Title: Alternative opportunities for small farms : alfalfa production review
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Title: Alternative opportunities for small farms : alfalfa production review
Series Title: Alternative opportunities for small farms : alfalfa production review
Physical Description: Book
Language: English
Creator: Chambliss, Carol
Publisher: Florida Cooperative Extension Service, Institute of Food and Agricultural Sciences, University of Florida
Place of Publication: Gainesville, Fla.
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Volume ID: VID00001
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Holding Location: University of Florida
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Fact Sheet RF-AC001

Cooperative E\tension Service
Institute of Food and Agricultural Sciences

Alternative Opportunities for Small Farms: Alfalfa

Production Review1

Compiled from information obtained from Carol Chambliss, Earl S. Horner, Charles O. Ruelke, T. D.
Hewitt and John Gordon by Kathleen Ruppert2

Alfalfa has not been widely grown in Florida because
seed of persistent (long-lived) varieties has not been
commercially available. This deficiency has been
corrected by the development of a new variety, 'Florida
77', that is resistant to the spotted alfalfa aphid and is
more productive and persistent than earlier varieties
released in Florida.

Alfalfa is not recommended to a grower who is not
willing or able to fertilize, plant and manage it properly.
It requires a good, fertile soil which is well drained. Soils
which may become waterlogged or flooded for extended
periods must be avoided. Those who have not had
previous experience with alfalfa should plant only a small
acreage the first year to determine how well it grows on
their particular farms.

Marketing Situation

Alfalfa produces a very high quality forage for all
kinds of livestock, but it is especially valued by dairymen
because of its favorable effect on milk production. Horse
owners in the state also place high value on good alfalfa
hay. At the present time most of the alfalfa hay being fed

to horses and dairy cattle in Florida is imported from other

Alfalfa can be grazed, ensiled, used as a greenchop
feed, or made into haylage (alfalfa wilted to 45 to 50%
moisture and stored in air tight containers) or hay. It is
used most efficiently as fresh forage and least efficiently as
hay, haylage being intermediate. A desirable situation is
to have both hay and haylage making alternatives so that
the crop can be harvested as haylage during rainy periods.
But, this involves additional expense in owning two sets
of harvesting and storage equipment. Use of a large round
baler and a bale wrapping machine to make round bale
silage could be a possible alternative.

Alfalfa hay may be baled in large, round bales as are
most grass hays in Florida. However, the market for
small, rectangular bales is better in many cases. Alfalfa
must be stored under a shelter, or should be protected by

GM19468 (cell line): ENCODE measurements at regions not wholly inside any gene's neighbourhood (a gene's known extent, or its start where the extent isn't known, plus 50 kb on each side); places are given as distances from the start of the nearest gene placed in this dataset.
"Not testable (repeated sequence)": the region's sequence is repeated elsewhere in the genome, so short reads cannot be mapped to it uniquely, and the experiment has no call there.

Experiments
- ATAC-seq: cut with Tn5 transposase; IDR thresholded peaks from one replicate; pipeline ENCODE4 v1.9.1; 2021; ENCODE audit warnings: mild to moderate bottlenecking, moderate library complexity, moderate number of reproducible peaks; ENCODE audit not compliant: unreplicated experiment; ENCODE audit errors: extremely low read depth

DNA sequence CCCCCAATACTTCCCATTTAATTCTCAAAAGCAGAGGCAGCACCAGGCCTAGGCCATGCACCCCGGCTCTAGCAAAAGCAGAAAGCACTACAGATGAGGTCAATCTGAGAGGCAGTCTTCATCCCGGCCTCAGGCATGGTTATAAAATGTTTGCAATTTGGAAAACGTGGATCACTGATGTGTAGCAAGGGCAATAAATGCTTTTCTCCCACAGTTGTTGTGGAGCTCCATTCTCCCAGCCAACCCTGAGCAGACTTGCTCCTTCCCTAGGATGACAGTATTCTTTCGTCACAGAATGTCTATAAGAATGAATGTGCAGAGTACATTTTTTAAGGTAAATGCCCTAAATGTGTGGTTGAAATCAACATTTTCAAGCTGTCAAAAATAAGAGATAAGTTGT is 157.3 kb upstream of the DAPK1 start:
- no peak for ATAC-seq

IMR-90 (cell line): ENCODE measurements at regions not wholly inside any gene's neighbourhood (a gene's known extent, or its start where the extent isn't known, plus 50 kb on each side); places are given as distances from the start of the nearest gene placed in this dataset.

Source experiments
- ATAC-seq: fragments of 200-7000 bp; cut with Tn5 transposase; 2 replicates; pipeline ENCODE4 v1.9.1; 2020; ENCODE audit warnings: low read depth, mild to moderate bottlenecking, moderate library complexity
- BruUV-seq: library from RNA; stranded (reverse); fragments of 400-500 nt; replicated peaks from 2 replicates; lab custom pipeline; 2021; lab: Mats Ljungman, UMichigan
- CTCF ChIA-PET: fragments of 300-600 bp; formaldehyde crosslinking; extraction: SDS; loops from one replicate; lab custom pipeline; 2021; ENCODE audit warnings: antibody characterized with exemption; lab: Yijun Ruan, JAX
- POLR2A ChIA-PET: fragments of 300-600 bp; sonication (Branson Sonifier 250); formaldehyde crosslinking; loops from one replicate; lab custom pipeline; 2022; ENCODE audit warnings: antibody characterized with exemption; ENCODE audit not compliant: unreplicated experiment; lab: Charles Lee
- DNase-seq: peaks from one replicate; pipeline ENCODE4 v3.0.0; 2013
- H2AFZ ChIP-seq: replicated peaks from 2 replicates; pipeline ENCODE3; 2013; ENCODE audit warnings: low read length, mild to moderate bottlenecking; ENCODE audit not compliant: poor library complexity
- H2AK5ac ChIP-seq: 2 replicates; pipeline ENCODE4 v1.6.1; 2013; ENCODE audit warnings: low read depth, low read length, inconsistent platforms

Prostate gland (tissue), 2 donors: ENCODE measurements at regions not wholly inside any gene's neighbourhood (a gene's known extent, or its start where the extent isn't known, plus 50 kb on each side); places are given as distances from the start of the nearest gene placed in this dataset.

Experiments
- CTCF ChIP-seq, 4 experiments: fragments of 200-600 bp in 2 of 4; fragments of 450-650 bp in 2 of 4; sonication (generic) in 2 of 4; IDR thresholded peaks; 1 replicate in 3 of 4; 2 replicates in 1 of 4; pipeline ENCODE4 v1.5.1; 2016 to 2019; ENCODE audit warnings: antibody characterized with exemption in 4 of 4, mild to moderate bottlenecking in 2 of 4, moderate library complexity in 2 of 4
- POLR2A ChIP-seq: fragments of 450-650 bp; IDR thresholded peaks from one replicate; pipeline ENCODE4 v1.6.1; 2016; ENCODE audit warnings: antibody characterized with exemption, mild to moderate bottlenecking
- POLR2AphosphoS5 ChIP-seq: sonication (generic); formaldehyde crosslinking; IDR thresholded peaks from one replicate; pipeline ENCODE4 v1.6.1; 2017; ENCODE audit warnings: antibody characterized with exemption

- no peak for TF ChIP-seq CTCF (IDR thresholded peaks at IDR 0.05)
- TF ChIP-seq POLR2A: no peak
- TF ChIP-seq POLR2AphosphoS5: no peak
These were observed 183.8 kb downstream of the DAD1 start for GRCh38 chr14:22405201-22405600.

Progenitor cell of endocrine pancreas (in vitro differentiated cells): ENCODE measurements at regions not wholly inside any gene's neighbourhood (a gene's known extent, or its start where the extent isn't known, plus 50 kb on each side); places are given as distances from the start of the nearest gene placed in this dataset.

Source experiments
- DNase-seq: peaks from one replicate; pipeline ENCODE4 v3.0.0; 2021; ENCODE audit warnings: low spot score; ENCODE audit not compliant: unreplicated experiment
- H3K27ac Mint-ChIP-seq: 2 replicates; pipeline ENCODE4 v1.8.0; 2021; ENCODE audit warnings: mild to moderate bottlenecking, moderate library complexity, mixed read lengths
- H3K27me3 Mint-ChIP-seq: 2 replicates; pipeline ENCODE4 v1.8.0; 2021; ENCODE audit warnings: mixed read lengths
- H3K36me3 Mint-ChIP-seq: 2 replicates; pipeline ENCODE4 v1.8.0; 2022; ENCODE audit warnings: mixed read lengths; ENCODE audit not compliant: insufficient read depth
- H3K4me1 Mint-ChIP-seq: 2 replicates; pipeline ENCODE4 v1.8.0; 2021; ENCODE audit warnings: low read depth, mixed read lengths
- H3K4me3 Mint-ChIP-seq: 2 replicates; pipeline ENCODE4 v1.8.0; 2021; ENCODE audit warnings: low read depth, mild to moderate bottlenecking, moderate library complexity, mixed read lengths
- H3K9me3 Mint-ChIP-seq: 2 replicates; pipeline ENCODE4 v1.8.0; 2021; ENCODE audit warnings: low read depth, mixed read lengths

plastic in the field. Weathering of alfalfa hay is much
more severe than with grass hays.

1. This document is Fact SheetRF-AC001, one of a series of the Extension Administration Office, Florida Cooperative Extension Service, Institute of Food and
Agricultural Sciences, University of Florida. First published: June 1987. Reprinted: January 1994. Reviewed: July 1997. Please visit the FAIRS Web site at
2. Carol Chambliss, associate professor; Earl S. Homer, agronomist; Charles O. Ruelke, professor emeritus; T. D. Hewitt, associate professor, NFREC, Quincy;
John Gordon, professor, Food and Resource Economics Department; Kathleen C. Ruppert, assistant professor, Florida Energy Extension Service; Cooperative
Extension Service, Institute of Food and Agricultural Sciences, University of Florida, Gainesville, FL 32611,.

The Institute of Food and Agricultural Sciences is an equal opportunity/affirmative action employer authorized to provide research, educational
information and other services only to individuals and institutions that function without regard to race, color, sex, age, handicap, or national origin.
For information on obtaining other extension publications, contact your county Cooperative Extension Service office. Florida Cooperative
Extension Service I Institute of Food and Agricultural Sciences / University of Florida / Christine Taylor Waddill, Dean



Alternative Opportunities for Small Farms: Alfalfa Production Review

Labor and Capital

Fall plantings of alfalfa in the southern coastal plain
are generally ready to cut for hay during the months of
March or April in North Florida. Decisions on when to
cut, how to cut, and how often to cut influence the quality
of the hay. Rain and drying conditions also influence the
quality of the hay and must be considered in harvesting.

In 1993, establishment costs for an acre of alfalfa in
North Florida totaled about $311. This includes both cash
expenses of $258 and fixed costs of $53. When